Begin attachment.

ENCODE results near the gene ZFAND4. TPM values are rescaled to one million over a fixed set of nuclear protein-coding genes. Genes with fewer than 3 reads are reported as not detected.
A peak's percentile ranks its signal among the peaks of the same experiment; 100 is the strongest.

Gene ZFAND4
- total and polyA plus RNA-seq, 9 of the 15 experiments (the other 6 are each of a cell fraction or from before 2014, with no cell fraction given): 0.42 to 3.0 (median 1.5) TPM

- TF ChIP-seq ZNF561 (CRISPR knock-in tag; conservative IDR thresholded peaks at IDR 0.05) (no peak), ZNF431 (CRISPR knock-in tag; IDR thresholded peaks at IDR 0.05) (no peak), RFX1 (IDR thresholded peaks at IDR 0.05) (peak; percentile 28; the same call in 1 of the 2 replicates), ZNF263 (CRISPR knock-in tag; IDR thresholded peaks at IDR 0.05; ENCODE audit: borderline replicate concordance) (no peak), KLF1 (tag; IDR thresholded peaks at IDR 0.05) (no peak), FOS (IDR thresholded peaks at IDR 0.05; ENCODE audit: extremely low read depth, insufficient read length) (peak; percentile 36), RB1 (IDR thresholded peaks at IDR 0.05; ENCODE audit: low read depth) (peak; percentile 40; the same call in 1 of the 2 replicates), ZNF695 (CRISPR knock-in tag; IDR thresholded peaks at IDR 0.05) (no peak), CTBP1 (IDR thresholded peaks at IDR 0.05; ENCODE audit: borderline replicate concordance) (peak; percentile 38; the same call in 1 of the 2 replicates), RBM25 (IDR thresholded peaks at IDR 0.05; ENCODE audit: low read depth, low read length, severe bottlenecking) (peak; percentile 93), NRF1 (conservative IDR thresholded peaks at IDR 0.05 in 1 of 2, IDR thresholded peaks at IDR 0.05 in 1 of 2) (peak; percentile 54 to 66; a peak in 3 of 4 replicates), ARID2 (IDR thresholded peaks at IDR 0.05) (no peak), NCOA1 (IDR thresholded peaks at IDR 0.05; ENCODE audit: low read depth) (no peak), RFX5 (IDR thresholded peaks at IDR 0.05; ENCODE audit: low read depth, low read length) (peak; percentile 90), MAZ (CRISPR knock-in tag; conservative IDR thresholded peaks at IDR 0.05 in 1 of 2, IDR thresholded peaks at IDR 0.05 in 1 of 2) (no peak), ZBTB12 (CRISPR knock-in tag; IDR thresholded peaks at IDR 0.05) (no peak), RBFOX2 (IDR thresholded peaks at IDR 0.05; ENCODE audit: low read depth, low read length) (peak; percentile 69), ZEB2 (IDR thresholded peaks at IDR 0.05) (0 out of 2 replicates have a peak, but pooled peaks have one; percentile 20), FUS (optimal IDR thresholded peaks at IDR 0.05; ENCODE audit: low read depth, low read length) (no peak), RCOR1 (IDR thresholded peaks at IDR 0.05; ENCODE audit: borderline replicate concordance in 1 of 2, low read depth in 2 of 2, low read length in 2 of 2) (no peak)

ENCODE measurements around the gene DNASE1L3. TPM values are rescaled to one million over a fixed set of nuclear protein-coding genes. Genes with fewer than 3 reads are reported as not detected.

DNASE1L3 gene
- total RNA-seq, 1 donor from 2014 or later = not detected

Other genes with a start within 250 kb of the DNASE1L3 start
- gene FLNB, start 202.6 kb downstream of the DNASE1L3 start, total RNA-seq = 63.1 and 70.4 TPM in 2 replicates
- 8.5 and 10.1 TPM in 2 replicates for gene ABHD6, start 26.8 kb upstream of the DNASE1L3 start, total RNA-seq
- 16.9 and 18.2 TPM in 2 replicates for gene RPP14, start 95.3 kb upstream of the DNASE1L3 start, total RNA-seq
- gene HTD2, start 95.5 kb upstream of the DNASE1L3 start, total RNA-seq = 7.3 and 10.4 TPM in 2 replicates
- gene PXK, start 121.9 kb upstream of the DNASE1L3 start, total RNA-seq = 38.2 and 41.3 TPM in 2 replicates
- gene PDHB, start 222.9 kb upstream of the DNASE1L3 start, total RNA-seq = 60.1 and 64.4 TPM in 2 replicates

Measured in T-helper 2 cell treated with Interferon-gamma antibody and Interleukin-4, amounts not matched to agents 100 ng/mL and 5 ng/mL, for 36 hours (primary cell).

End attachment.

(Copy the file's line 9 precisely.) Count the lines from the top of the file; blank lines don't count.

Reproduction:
Other genes with a start within 250 kb of the DNASE1L3 start